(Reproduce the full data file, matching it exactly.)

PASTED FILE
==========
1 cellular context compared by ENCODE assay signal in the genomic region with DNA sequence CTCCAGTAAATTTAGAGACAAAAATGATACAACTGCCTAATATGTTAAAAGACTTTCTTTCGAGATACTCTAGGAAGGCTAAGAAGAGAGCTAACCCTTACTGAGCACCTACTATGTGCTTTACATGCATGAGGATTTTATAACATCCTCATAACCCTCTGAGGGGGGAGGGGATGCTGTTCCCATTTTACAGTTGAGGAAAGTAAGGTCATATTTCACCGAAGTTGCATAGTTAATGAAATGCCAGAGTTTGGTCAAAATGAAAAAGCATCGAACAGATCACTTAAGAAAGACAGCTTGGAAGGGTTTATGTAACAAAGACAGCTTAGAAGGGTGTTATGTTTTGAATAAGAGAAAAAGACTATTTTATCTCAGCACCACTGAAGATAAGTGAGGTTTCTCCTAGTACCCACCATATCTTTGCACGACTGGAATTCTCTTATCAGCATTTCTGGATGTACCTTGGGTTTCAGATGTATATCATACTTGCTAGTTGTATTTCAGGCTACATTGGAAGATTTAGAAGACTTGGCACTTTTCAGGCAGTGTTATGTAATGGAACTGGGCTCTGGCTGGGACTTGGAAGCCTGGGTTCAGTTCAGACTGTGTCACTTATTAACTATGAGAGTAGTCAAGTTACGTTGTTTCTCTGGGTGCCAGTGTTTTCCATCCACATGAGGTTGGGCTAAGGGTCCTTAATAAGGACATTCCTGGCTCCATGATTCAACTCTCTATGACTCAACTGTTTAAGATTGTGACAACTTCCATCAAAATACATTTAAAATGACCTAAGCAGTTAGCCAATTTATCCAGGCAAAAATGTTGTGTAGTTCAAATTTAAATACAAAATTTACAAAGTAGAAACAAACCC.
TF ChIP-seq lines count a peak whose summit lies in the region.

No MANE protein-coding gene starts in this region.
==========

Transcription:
1 cellular context compared by ENCODE assay signal in the genomic region with DNA sequence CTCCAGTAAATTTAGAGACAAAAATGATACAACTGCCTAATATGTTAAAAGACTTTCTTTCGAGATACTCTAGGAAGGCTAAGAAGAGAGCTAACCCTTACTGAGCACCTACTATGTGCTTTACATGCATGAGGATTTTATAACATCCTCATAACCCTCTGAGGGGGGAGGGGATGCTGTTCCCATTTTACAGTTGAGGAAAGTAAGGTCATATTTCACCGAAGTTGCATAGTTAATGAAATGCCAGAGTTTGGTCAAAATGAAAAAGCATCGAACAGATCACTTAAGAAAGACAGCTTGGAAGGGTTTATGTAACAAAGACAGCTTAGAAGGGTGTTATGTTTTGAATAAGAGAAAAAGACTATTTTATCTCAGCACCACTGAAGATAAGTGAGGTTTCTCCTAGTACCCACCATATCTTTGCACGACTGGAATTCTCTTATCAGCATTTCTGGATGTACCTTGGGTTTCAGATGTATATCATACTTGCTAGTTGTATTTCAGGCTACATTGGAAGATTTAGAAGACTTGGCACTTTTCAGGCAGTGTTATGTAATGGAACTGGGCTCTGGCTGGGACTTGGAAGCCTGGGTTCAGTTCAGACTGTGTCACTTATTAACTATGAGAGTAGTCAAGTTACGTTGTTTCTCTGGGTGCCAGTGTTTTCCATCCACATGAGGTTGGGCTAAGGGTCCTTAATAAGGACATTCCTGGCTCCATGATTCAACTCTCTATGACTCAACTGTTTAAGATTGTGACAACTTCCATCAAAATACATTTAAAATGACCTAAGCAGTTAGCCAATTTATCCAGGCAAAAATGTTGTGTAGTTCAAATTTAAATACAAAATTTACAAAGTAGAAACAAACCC.
TF ChIP-seq lines count a peak whose summit lies in the region.

No MANE protein-coding gene starts in this region.